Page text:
San Antonio Officials: Migrants From Congo With Ebola Were Not Sent to City

“San Antonio officials were forced to hold a press conference on June 11 to dispel false reports from right-wing figures and conspiracy theory websites that migrants from Congo with Ebola had been sent to the Texas city. San Antonio has seen an influx of Congolese immigrants seeking asylum in recent weeks, and officials did put…

Trump Dumped Thousands of Immigrants in San Antonio. The City’s Response Was a Lesson in Kindness.

“When it’s up close and personal, people do a better job separating the politics from the people.” “Catholic Charities USA and Interfaith Welcome Coalition had been assisting migrants at an average of about 50 a day. This was different. “We had surges of 150, then 250 and 300 people coming in one day,” Bridger said, “and (the…

Network of local churches opening home shelters to support migrants

“A network of local churches that make up the Interfaith Welcome Coalition are helping shelter the influx of migrants traveling through San Antonio. We spoke with a woman from Honduras who used to make and sell her own tortillas. We’re not revealing her identity to protect her safety. She says business was going well, when…

San Antonio City Council approves emergency funding to help migrants

Read the full San Antonio Express-News article here. Reporter: Silvia Foster-Frau 

Walk in Love border tour starts in San Antonio

“The humanitarian crisis on the border has drawn Episcopal church leaders from across the country to San Antonio, where they’ve begun what they’re calling the Walk in Love border tour.” “Hosted by the West Texas diocese, the tour began by walking from St. Mark’s Episcopal Church downtown to the bus station a block away, where…

From the Leadership of Women Religious in US regarding the current situation and an action alert:
Current Situation in Honduras Calls for Urgent Action
Honduras is at a critical juncture, as protests are intensifying throughout the country. Tens of thousands of people have taken to the streets over the last month protesting the government’s efforts to privatize health care and education, and calls are escalating for Juan Orlando Hernández to step down, given the corruption, electoral fraud, drug trafficking allegations against him, and more. The government’s security forces have responded to the protests with tear gas and lethal force. Tear gas was lobbed at the office of the Committee of the Families of the Detained and Disappeared in Honduras (COFADEH) during the national strike of health care workers and teachers; and journalists and human rights defenders have been particularly targeted for attack.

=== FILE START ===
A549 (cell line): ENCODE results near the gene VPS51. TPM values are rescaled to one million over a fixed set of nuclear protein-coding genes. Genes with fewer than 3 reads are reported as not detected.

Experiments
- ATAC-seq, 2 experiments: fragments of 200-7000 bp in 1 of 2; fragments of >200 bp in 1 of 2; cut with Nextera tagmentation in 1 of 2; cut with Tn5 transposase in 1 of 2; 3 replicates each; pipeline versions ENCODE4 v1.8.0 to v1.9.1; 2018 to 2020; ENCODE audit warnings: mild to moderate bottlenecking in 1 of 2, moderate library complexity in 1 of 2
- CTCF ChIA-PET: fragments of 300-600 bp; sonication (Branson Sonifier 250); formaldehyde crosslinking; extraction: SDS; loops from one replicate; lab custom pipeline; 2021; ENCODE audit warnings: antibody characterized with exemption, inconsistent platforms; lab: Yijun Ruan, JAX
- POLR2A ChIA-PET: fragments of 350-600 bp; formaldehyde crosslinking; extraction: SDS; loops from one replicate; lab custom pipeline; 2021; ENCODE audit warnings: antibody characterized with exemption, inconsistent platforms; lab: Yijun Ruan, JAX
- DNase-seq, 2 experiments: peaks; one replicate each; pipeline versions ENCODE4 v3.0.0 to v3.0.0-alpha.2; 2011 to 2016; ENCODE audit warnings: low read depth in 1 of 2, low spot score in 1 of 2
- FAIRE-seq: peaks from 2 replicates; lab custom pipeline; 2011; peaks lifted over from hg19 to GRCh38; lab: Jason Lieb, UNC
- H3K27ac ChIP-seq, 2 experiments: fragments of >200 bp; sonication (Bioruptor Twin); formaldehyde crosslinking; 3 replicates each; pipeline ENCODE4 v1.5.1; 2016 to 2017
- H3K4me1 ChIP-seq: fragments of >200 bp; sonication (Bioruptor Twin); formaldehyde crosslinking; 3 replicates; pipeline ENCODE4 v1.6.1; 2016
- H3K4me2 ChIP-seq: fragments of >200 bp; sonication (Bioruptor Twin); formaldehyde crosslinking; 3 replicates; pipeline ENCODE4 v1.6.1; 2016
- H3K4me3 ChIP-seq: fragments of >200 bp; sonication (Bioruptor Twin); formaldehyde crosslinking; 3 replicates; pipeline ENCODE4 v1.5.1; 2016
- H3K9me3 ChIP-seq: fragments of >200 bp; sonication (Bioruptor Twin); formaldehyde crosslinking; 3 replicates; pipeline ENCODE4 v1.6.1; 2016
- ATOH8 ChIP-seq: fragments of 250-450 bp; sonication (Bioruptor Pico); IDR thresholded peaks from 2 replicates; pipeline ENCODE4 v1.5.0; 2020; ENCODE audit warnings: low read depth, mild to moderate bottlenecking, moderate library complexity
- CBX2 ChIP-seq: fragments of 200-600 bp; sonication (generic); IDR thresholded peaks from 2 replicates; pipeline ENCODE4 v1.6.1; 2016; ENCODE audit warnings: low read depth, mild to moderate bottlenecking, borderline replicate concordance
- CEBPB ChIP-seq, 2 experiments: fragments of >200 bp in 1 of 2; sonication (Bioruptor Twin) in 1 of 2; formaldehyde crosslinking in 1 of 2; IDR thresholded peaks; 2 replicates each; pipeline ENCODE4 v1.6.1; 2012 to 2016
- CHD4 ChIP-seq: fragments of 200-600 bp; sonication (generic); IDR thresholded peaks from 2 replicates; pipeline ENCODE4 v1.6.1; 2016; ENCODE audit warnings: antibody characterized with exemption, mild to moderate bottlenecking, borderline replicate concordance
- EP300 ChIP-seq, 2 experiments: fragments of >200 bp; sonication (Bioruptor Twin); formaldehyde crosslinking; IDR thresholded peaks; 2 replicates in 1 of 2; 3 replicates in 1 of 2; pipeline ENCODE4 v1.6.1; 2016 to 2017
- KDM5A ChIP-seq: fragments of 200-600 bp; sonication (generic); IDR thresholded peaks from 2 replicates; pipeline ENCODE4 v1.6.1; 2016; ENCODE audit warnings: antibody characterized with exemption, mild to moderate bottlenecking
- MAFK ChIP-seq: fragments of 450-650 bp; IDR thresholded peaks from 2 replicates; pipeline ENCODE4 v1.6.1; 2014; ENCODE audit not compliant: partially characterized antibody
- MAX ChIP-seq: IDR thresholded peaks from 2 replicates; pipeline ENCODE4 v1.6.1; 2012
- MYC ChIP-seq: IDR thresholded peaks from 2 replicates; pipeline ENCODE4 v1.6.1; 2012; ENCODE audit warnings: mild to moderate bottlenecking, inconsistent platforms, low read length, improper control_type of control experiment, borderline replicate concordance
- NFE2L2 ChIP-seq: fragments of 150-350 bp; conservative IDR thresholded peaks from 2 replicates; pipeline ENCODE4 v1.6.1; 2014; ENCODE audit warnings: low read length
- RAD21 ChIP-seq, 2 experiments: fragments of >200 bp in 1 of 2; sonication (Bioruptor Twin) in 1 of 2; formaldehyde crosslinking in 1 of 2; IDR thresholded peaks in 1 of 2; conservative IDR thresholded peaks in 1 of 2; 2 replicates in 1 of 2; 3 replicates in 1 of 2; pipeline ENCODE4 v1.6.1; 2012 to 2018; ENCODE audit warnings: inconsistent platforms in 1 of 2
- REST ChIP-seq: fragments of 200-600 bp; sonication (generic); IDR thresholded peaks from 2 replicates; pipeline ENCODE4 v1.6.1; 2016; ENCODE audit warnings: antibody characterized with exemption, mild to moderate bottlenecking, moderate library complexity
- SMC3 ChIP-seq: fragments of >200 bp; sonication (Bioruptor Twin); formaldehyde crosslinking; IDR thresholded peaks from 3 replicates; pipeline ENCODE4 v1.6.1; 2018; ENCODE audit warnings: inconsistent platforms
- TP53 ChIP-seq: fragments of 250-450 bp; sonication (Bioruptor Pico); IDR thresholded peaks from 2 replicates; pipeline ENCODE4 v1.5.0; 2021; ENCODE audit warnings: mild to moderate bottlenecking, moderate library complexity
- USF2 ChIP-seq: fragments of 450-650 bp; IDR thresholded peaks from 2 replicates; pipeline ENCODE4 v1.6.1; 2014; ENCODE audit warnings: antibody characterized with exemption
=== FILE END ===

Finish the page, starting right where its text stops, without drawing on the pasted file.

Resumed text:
On June 1st, Amnesty International denounced the widespread repression by state security forces, joining a chorus of Honduran human rights organizations speaking out against the brutality. On June 6th, the Catholic Bishops’ Conference also issued a surprisingly strong statement denouncing the violence, corruption, impunity and grave deficiencies in the health and education systems of the country.

While Honduras is engulfed in these protests, communities and social movement activists remain extremely vulnerable to being attacked by government security forces. Human rights defenders and journalists, including our colleagues at Radio Progreso, also face repercussions daily for speaking out.

Take Action
Expressions that the international community is watching offer a layer of protection. Calls to cut US military and police aid would offer an even stronger message.
If you have a good relationship with a Congressional office, and he/she is sympathetic to human rights concerns in Honduras, call the foreign policy aide and ask if the Member would:
immediately call the State Department and urge that the U.S. Embassy in Honduras speak out against the repression of protestors by state security forces (Congressional Switchboard is (202) 224-3121) and/or
Tweet the same concern that human rights be respected.
If your Member in the House of Representatives has not yet co-sponsored the Berta Caceres Human Rights in Honduras Act (see list here), please ask them to do so. The Act calls for suspension of all U.S. security aid to Honduras. Regardless of whether the bill passes in Congress, an increasing number of co-sponsors will get in the Honduran media and register a strong message. The bill has been introduced in two previous sessions of Congress, and this year (2019), its number is HR 1945. Congressional Switchboard is (202) 224-3121. When you call your Representative's office, ask to speak to the foreign policy aide. Use the script below in speaking with the aide.
Script: "My name is _____. I am a constituent from (your town/city) and have been to Honduras. I am calling to ask Rep. _____ to co-sponsor H.R. 1945, The Berta Cáceres Human Rights in Honduras Act calling for a suspension of U.S. security aid to Honduras until human rights violations committed by the Honduran security forces cease. Has Rep. _______ seen this bill? Can I count on him/her to sign on? Please call me this week at (your phone number) to let me know if Rep. _____ will sign it."
To co-sponsor the bill, or if the staffer wishes an official copy of the bill, they must contact Chelsea Grey (chelsea.grey@mail.house.gov) in Rep. Johnson's (GA) office, who is the lead on the bill.

Tweet the US Embassy in Honduras’ Charge d'Affairs and Acting Ambassador Heide Fulton @USAmbHonduras. Ask for respect for human rights, freedom of expression and right to nonviolence resistance; call for an end to state violence direct against the protestors.
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Interfaith Welcome Coalition

Thank you to your staff for attending our meeting and your kind words, Representative Lloyd Doggett! ... See MoreSee Less

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